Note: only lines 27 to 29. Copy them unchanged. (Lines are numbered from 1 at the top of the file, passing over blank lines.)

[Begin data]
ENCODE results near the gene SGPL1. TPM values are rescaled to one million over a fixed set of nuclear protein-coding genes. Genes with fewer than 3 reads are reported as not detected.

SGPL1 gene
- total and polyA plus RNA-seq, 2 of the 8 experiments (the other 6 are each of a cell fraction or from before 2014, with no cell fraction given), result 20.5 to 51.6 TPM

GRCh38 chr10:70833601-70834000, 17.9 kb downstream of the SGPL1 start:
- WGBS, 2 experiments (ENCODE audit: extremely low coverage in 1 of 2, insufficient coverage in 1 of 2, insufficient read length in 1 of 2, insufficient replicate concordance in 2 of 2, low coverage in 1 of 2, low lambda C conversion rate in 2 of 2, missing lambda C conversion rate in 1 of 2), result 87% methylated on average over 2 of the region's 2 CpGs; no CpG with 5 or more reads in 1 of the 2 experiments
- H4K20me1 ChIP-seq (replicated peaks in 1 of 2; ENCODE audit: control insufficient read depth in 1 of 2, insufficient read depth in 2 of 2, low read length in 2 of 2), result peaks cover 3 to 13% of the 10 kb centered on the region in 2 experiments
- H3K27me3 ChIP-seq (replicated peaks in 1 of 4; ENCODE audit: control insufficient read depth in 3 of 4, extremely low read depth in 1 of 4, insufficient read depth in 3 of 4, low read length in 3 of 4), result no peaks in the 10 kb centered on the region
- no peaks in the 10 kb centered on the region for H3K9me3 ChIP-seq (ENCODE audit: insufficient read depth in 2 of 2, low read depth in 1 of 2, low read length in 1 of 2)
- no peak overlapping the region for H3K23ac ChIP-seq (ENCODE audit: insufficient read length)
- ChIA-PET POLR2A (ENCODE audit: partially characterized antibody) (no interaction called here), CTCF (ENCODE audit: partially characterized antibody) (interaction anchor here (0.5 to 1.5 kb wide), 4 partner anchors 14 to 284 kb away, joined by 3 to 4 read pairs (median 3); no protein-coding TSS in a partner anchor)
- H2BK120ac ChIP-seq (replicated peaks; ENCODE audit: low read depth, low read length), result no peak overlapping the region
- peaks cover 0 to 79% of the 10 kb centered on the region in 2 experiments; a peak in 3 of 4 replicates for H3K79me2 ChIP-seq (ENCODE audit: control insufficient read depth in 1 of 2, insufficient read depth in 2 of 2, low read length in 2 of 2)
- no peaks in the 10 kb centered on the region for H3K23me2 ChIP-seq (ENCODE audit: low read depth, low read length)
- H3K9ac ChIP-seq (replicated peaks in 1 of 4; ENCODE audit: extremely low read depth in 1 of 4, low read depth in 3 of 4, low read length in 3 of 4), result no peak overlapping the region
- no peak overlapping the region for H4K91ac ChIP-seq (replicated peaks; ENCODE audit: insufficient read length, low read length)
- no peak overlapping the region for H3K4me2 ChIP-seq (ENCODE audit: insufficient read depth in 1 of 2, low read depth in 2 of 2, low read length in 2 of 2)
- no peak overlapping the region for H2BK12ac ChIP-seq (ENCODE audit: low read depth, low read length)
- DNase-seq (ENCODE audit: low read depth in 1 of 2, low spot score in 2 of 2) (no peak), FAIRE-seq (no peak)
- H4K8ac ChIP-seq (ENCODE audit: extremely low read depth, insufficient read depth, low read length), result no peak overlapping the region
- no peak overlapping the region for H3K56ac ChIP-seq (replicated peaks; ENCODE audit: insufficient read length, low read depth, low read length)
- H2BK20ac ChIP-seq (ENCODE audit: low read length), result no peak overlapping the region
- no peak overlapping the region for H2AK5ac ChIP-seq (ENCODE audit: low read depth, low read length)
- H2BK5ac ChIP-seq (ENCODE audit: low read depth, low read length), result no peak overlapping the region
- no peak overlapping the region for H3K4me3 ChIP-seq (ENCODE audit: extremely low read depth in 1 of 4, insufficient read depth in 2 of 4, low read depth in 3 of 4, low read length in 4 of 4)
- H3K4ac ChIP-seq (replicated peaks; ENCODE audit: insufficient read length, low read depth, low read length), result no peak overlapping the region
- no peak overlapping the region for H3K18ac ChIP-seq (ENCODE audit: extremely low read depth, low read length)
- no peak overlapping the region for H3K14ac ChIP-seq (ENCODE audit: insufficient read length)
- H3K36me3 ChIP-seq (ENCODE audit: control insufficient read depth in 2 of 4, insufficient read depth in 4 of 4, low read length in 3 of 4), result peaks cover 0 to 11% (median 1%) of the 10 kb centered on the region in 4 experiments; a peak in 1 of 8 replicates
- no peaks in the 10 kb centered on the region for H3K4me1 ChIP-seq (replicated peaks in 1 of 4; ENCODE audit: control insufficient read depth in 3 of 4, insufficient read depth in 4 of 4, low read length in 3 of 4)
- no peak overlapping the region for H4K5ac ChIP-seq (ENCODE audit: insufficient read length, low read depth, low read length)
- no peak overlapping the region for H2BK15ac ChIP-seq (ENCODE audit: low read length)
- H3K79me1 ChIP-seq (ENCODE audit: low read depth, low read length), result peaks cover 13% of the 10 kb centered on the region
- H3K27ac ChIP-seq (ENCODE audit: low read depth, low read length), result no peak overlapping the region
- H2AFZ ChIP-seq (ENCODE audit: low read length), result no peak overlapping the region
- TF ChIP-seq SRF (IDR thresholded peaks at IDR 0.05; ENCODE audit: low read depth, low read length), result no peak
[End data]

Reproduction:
- no peak overlapping the region for H3K14ac ChIP-seq (ENCODE audit: insufficient read length)
- H3K36me3 ChIP-seq (ENCODE audit: control insufficient read depth in 2 of 4, insufficient read depth in 4 of 4, low read length in 3 of 4), result peaks cover 0 to 11% (median 1%) of the 10 kb centered on the region in 4 experiments; a peak in 1 of 8 replicates
- no peaks in the 10 kb centered on the region for H3K4me1 ChIP-seq (replicated peaks in 1 of 4; ENCODE audit: control insufficient read depth in 3 of 4, insufficient read depth in 4 of 4, low read length in 3 of 4)